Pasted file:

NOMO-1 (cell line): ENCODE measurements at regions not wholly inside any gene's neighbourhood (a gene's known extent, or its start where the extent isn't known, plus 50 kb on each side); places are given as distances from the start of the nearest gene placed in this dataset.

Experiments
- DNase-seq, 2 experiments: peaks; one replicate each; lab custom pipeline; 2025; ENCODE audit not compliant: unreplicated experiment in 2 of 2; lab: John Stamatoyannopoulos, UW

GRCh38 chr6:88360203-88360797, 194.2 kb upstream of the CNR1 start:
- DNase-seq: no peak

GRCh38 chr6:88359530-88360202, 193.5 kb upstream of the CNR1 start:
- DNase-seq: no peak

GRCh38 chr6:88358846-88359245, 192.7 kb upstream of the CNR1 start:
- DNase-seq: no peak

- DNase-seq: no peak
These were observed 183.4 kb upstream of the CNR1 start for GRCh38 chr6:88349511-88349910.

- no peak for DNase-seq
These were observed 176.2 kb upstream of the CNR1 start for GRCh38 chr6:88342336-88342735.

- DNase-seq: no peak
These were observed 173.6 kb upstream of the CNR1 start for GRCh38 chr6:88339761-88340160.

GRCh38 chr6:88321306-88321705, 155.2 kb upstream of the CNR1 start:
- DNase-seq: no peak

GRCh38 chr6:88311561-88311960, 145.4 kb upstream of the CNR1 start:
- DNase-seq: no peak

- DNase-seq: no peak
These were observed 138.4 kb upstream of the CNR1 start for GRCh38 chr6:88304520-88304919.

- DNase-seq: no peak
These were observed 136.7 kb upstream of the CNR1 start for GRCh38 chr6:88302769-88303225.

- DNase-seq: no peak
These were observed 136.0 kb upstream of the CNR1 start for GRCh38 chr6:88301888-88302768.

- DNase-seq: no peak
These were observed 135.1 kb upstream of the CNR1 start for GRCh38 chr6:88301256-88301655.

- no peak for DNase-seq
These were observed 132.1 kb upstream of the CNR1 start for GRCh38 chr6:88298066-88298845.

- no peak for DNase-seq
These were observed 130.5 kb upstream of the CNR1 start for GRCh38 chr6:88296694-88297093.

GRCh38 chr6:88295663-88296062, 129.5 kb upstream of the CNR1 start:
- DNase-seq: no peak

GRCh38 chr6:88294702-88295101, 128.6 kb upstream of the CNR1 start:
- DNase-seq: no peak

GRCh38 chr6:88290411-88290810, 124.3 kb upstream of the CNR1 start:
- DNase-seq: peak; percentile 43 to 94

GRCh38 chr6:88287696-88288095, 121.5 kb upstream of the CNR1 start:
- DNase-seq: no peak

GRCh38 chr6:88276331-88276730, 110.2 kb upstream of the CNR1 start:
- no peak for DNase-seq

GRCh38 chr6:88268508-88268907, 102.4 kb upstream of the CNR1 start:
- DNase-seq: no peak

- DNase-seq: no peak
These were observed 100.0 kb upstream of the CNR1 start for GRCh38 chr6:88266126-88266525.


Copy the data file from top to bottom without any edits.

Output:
NOMO-1 (cell line): ENCODE measurements at regions not wholly inside any gene's neighbourhood (a gene's known extent, or its start where the extent isn't known, plus 50 kb on each side); places are given as distances from the start of the nearest gene placed in this dataset.

Experiments
- DNase-seq, 2 experiments: peaks; one replicate each; lab custom pipeline; 2025; ENCODE audit not compliant: unreplicated experiment in 2 of 2; lab: John Stamatoyannopoulos, UW

GRCh38 chr6:88360203-88360797, 194.2 kb upstream of the CNR1 start:
- DNase-seq: no peak

GRCh38 chr6:88359530-88360202, 193.5 kb upstream of the CNR1 start:
- DNase-seq: no peak

GRCh38 chr6:88358846-88359245, 192.7 kb upstream of the CNR1 start:
- DNase-seq: no peak

- DNase-seq: no peak
These were observed 183.4 kb upstream of the CNR1 start for GRCh38 chr6:88349511-88349910.

- no peak for DNase-seq
These were observed 176.2 kb upstream of the CNR1 start for GRCh38 chr6:88342336-88342735.

- DNase-seq: no peak
These were observed 173.6 kb upstream of the CNR1 start for GRCh38 chr6:88339761-88340160.

GRCh38 chr6:88321306-88321705, 155.2 kb upstream of the CNR1 start:
- DNase-seq: no peak

GRCh38 chr6:88311561-88311960, 145.4 kb upstream of the CNR1 start:
- DNase-seq: no peak

- DNase-seq: no peak
These were observed 138.4 kb upstream of the CNR1 start for GRCh38 chr6:88304520-88304919.

- DNase-seq: no peak
These were observed 136.7 kb upstream of the CNR1 start for GRCh38 chr6:88302769-88303225.

- DNase-seq: no peak
These were observed 136.0 kb upstream of the CNR1 start for GRCh38 chr6:88301888-88302768.

- DNase-seq: no peak
These were observed 135.1 kb upstream of the CNR1 start for GRCh38 chr6:88301256-88301655.

- no peak for DNase-seq
These were observed 132.1 kb upstream of the CNR1 start for GRCh38 chr6:88298066-88298845.

- no peak for DNase-seq
These were observed 130.5 kb upstream of the CNR1 start for GRCh38 chr6:88296694-88297093.

GRCh38 chr6:88295663-88296062, 129.5 kb upstream of the CNR1 start:
- DNase-seq: no peak

GRCh38 chr6:88294702-88295101, 128.6 kb upstream of the CNR1 start:
- DNase-seq: no peak

GRCh38 chr6:88290411-88290810, 124.3 kb upstream of the CNR1 start:
- DNase-seq: peak; percentile 43 to 94

GRCh38 chr6:88287696-88288095, 121.5 kb upstream of the CNR1 start:
- DNase-seq: no peak

GRCh38 chr6:88276331-88276730, 110.2 kb upstream of the CNR1 start:
- no peak for DNase-seq

GRCh38 chr6:88268508-88268907, 102.4 kb upstream of the CNR1 start:
- DNase-seq: no peak

- DNase-seq: no peak
These were observed 100.0 kb upstream of the CNR1 start for GRCh38 chr6:88266126-88266525.